The Print’s resident columnist is back for round two, tackling self-imposed victim blaming, post-Drapers cat-calling and the mutually respecting patriarchy
“Fancy a lift, gorgeous?”
Her fists curl up instinctively and her pace hastens as she turns from a very quiet Mile End Road into a side street, face muscles freezing into a frown as her sight locks onto the path in front. The man calls out again, echoes of his proposal sending chills down her spine, and it is from then that the familiar questions begin to materialise within her head: is it the makeup she’s wearing, she wonders, or the inebriation-induced stagger in her step that makes her easy prey? Is the skirt she thought was acceptable much too short in actuality, or the top she is wearing too clingy? Does she look as ‘loose’ as she now feels; does she look like she’d helplessly give in?
It sounds like an excerpt from a thriller novel, but it’s unfortunately not – this was merely one of the incidents that occurred on my interesting walk back home last Wednesday, having ended a night at Poundstretcher.
The first thought that’ll cross your mind, reader, is inevitably ‘why was Maansi alone?’ My response to this (other than ‘sorry mum and dad, promise it won’t happen again’) is, why can’t I be? Why must I always be accompanied by someone else when I’m out in the dark in order to feel safer; and why has it been drilled into my mind that I have to remain vigilant and on my guard? More so, why can’t I make any journey in the dark without the fear of assault crossing my mind, without mechanically plastering a resting bitchface upon my own to blot out the reluctance and worry that grips me when walking unescorted?
It’s the reality of all females to endure wandering eyes and derogatory cat-calls when they are going about their day-to-day lives, the comment that rang through my ears too close to resembling what every girl at Queen Mary must encounter so very frequently as the sun sets. It’s awful that I even seem to have become immune to the scenario – I anticipate whenever I cross the threshold of my home that there will be some futile attempt made to ask me how I am or where I’m going or whether I want to leap right into someone’s lap, and the fact that we are indirectly urged to ‘just ignore it’ like it’s simply some minor inconvenience is something that clearly reveals who society deems to be the true nuisance.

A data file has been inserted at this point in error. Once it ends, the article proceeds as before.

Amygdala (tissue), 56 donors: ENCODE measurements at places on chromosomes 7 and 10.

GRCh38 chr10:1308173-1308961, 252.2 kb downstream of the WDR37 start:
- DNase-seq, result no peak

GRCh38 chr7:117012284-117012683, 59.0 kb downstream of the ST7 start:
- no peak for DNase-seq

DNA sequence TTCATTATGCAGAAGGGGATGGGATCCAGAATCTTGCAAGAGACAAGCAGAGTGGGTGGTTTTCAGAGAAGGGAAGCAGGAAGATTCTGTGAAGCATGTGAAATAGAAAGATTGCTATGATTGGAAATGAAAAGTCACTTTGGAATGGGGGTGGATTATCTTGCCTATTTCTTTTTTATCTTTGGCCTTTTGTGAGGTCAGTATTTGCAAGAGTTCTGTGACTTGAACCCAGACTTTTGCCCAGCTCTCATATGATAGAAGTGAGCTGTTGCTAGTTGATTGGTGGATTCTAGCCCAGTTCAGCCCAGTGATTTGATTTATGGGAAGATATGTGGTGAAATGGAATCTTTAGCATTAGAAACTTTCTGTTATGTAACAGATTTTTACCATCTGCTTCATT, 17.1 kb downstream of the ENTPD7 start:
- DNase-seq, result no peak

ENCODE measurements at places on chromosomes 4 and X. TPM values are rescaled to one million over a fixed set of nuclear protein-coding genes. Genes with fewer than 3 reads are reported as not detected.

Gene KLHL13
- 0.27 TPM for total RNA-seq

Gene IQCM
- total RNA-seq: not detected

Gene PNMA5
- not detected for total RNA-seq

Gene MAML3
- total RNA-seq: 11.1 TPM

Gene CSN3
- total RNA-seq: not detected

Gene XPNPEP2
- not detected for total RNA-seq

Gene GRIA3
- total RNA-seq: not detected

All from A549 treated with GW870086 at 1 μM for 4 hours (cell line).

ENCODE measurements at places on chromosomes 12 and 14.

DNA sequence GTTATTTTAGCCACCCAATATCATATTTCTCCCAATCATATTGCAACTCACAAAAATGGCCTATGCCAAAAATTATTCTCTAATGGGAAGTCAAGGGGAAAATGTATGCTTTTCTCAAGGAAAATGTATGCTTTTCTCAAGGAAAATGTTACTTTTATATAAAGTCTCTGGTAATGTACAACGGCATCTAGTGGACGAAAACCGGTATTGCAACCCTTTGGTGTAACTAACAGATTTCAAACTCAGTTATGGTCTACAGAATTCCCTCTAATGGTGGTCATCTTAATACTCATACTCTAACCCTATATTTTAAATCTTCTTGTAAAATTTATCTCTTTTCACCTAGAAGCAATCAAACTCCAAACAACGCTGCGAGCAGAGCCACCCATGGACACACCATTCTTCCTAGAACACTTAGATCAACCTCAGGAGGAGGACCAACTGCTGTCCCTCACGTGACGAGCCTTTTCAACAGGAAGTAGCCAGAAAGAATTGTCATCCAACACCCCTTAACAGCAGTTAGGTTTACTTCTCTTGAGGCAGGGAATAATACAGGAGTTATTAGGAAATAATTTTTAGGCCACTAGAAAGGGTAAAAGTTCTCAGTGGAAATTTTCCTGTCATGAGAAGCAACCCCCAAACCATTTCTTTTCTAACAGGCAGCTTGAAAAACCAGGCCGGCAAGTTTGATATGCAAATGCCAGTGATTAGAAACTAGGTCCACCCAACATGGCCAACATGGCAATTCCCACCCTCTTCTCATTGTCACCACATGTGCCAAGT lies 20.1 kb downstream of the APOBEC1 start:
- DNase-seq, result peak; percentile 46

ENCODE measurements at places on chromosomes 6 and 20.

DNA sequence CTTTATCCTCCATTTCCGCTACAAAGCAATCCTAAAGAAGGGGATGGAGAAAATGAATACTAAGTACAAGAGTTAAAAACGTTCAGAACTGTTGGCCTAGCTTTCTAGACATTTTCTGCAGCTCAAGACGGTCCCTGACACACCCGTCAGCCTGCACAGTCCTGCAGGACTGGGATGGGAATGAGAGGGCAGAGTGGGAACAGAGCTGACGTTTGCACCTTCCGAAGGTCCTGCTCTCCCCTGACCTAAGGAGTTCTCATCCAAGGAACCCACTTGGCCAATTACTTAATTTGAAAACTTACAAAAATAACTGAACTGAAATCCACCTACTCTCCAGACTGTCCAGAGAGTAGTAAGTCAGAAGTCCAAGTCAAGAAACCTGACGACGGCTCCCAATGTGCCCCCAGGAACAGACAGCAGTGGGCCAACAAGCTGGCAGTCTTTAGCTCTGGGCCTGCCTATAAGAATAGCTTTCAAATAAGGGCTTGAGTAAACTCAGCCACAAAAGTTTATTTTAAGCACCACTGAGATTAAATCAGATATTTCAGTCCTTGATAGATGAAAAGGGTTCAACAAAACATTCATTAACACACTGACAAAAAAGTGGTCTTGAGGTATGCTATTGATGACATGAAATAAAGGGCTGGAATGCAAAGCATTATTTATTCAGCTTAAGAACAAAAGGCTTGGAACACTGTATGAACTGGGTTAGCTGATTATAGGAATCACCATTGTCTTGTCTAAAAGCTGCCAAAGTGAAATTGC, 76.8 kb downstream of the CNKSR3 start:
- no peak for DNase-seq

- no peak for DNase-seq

A friend and I were sat at the bus stop a couple of nights ago when we were approached by some very persistent men, and they only dropped their pursuit once we feigned boyfriends out of thin air. It’s shocking how an abstract association with the patriarchy got rid of them faster than our own inferior refusals did – and even then, they decided to loudly label us ‘sluts’ as they strode away (what catches, so sad we let them go), as though we were at fault.
The raw truth is, the woman isn’t regarded to be the victim as much as she is viewed as the temptress in these cases. It is our fault, apparently, for dressing or acting in a way so as to be deemed attractive; for exercising our right to freedom by being outdoors alone, in doing so evidently asking for it.
We’ve failed to realise, then, that this isn’t even an encouragement of neutrality towards cat-calling anymore, so much as it is an urge to own up to our conniving ways. The social conditioning is even expressed through our reactions, for how do we respond? Not just shrugging the disrespect off, no, but by instinctively adjusting our hemlines or doing up an extra button; by second-guessing our appearances and, even if it’s just for a moment, questioning whether we actually subconsciously did want the attention. In short, we issue a silent (and needless) apology for instigating a discord that we didn’t instigate in the first place.
It’s tragic to know that every time a woman is verbally attacked or treated inappropriately, that she is reprimanded and doubted; to know that every time I am made to feel uncomfortable, that with this discomfort also comes an overwhelming amount of shame, as though I am to blame for my own fate. It’s tragic to know that the only protection when in such a situation is to swiftly label yourself as another man’s object (and that in some cases, even this isn’t enough).
Words are incredibly powerful. One undesired question from a cat-caller’s mouth stimulates a billion different thoughts in a girl’s mind, just as it steals her own speech – we find ourselves forced to feel both weak and bad at the same time, while the initiator walks away with only a bruised ego to tend to and no other care in the world.
So, ‘asking for it,’ you say? Asking to feel like I have no worth, and asking to be void of the freedom and authority that I am entitled to?
I think not.
Image: Davey Brett